My first experience with the Celtics came from the Larry Bird poster that hung above a Stinky Cheese Man poster in my semi-converted basement as a kid.

By Shaun Whalen

Mom had a crush on Larry and kept the poster up as a way to rankle Dad.  

I spent hours down there as the younger, chubbier, and—frankly—nerdier brother (yet destined to be charming, funny, and athletic…but who’s counting?) playing with action figures.  I only vaguely knew about “Larry Legend”…I spent most of my childhood calling him Larry Swan/Pigeon in an ill-advised (if not phenomenal) attempt at a Dad joke. In truth the NBA was a distant thought for most of childhood.  I knew Jordan was Jordan and what else mattered?

Basketball took hold during high school with most of my eyes on UConn—the college where my parents had met, my brother chose to attend, and I would eventually join.  I was still just eleven when UConn won the first national championship (for the Men anyway); my family was on vacation in Disney World and I remember my Dad—the humblest of men—making fun of anyone wearing a Duke shirt the next day.  Watching Dad gear up another volley as the line snaked over itself again and again into Spaceship Earth has only gotten better with age.

I entered UConn while my brother was a senior.  For the first time in my life, I had access to CSN and the Celtics on a consistent basis.  At some point, my brother and I agreed to officially become Celtics fans. We had been handed the Red Sox as kids, but the rest has been up to us.  With a Rookie-Rondo, Sebastian Telfair, and Delonte West on the team…how could our fandom go wrong?

In truth, the first team I liked was one of the worst in Celts history.  The result was a top-5 pick—ironically enough—Jeff Green whom would make his way to the Celts.  This, of course, eventually turned into Ray Allen (A HUSKY!), and subsequently The Big Ticket, and then Banner17.  

I had stumbled into a championship, but also an addiction.  The NBA grew bigger and bigger and the Celtics remained in the spotlight, whether because of the injuries that plagued the next few playoff runs (Perk’s knee in Game 7 of the Finals, KG’s knee in the playoffs, or then Rondo’s elbow crushed by Flash) or the eventual trade for the Nets picks. In ten years I had experienced every kind of emotion you are allowed in a team and it was incredible.  Nothing would stop me from there.

Red Auerbach once said, “The Celtics are not a basketball team, they are a way of life.”  In a weary world, the Celtics can still shine bright in their moments of wonderfulness. Not every player will be exemplary, nor will they win the O’Brien Trophy every year, but the Celtics provide an anchor for so much more.  

No matter how we progress, our history matters.  Our is a collective, a word to ensure we are all engaged, and in that way the Celtics have shone themselves progressive.  While Bill Russell struggled with racism throughout his time in Boston, The Celtics showed no such prejudice.  Russell stands as a paradigm of human, activist, and humanitarian.  Oh…he also won eleven championships and had the NBA Finals MVP trophy named after him.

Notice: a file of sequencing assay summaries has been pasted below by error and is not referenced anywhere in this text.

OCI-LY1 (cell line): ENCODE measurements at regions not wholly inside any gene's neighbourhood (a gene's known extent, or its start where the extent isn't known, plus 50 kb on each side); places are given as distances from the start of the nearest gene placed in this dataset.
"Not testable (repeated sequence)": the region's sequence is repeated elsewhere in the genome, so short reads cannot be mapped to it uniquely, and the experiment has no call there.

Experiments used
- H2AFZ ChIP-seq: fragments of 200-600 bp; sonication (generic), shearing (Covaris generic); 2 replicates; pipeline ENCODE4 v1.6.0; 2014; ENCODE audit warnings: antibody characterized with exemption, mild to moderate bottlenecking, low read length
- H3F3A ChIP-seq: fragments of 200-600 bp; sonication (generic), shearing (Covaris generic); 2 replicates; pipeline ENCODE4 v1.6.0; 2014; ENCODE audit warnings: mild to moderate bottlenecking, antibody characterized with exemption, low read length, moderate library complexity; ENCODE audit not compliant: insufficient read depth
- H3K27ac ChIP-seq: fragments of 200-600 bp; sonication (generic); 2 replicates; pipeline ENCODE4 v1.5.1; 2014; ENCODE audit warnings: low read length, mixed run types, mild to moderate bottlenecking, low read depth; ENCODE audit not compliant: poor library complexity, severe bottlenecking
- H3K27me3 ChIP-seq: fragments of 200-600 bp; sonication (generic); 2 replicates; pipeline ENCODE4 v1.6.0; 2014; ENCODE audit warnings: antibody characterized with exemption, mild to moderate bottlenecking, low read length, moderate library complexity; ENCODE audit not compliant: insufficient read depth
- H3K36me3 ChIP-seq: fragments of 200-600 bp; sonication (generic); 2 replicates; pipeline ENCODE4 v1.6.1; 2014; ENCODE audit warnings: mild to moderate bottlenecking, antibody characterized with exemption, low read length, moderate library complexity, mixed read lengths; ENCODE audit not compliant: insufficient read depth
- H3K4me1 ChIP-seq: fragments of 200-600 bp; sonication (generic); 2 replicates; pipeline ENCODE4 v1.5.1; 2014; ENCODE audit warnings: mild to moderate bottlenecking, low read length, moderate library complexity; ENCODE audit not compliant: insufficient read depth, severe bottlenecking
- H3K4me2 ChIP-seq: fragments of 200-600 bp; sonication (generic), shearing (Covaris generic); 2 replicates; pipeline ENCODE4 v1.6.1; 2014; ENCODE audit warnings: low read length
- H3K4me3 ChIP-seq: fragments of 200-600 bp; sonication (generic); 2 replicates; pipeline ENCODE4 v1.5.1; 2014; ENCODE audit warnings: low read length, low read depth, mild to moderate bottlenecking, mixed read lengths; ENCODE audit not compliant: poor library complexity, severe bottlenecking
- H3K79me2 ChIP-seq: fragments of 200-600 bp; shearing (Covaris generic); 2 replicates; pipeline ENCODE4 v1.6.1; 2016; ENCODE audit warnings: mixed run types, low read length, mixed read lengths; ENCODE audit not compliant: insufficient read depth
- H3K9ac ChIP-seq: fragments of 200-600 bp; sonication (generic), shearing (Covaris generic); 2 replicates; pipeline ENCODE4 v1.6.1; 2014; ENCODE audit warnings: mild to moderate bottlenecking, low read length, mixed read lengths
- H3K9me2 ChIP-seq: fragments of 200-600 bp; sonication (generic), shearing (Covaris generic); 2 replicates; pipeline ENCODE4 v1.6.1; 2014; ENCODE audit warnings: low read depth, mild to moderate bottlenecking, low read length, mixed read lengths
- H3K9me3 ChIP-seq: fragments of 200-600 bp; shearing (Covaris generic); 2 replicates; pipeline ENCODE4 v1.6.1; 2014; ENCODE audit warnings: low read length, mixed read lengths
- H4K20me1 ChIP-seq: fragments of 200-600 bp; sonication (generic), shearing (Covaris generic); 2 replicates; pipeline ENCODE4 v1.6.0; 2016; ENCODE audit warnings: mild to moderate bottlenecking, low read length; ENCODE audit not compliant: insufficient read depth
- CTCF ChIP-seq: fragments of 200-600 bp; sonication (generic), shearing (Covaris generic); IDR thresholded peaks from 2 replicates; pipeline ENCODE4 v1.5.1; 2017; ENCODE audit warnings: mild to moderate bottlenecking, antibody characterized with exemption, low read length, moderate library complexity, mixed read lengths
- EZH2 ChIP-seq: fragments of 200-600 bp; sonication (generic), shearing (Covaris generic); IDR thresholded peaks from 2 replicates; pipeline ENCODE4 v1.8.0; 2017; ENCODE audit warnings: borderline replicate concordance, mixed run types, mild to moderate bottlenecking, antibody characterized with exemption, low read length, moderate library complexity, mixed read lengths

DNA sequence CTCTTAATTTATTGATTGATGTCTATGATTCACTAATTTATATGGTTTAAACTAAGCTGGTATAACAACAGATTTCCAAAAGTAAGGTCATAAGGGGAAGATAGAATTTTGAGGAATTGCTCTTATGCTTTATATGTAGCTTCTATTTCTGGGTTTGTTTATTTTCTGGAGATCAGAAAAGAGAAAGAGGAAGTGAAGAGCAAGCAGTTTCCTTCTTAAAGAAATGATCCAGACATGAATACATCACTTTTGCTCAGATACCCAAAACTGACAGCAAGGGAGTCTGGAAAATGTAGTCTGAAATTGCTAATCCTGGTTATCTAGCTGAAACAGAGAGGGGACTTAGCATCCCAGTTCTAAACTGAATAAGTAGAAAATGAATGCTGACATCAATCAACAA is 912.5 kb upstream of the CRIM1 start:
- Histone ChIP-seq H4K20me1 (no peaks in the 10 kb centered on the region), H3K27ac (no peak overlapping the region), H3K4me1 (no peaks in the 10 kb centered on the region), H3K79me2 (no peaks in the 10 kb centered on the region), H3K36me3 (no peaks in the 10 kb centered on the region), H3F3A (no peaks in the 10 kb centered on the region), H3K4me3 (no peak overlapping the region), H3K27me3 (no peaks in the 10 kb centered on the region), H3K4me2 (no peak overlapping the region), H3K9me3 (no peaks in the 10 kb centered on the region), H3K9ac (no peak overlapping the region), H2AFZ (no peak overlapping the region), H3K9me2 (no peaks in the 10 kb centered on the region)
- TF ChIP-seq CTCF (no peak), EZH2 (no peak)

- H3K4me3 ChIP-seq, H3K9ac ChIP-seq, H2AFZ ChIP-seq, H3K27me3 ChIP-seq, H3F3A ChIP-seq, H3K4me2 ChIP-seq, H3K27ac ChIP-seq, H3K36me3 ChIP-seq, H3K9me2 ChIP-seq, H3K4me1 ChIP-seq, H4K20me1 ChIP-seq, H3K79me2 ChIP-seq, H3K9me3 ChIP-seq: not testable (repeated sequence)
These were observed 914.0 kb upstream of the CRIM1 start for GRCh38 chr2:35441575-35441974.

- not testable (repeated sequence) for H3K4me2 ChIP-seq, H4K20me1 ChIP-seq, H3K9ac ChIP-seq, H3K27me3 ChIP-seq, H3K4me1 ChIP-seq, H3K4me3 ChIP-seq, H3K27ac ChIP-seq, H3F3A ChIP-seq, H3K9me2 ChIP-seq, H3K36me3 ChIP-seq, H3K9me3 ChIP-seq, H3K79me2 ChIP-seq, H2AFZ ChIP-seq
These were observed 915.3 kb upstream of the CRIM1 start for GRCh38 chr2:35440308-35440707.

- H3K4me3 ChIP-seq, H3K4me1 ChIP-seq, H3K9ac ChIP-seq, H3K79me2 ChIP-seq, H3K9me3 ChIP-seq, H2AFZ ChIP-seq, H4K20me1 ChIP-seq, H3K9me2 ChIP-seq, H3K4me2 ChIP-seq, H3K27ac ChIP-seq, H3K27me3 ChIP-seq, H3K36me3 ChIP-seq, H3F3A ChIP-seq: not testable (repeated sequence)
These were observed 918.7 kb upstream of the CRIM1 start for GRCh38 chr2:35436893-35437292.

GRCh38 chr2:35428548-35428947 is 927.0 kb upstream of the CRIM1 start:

Larry crossed all racial lines by accusing anyone of putting a white guy on him as, “Disrespect.”  The sweltering Garden provided the backdrop for YoutubeNBAPorn. Paul Pierce called game (even if it was in a different uniform).  Rondo was……well, Rondo. IT4 stepped in to fill a vacuum and emerged a Boston legend.

The NBA has grown by leaps and bounds, but its seminal organization matters more than the rest.  While New York will claim the “Mecca of Basketball” and LA will flash its “Showtime” banners, The Parquet maintains as the substance of NBA basketball.  

And now there is a new generation of greatness beset upon Causeway.

To be robbed of Gordon Hayward in his first season in green is mutiny, yet it has provided the sustenance to feed our young Jays and their blooming plumage; wings that will aid the raising of Banner18.  Kyrie’s fortuitous request to leave the Castle of The King has already provided highlights that some Youngbloods do not yet understand the significance of. Marcus Smart and his unending nerve give a base for the old heads to cling to—days when substance and effort mattered more than slick and skill.  The current incantation of the Celtics show us what a well-managed, coached, and constructed team can be capable of.

Until they are capable of more.  And those days are coming.

So often in life (and sports), we forget about the journey.  But the journey is the root of worth. It is folly to think these Celtics will win this year—it is possible, but potential is tantalizing in its richness.  This is not a plea to give up on the season, but rather a challenge to see what can be made. Each step taken is another that will not have to be made next year, or the year after, or the year after that.  And while the NBA can change in a heartbeat, our reality is that these Celtics have what it takes.

Now, all it takes is time.      


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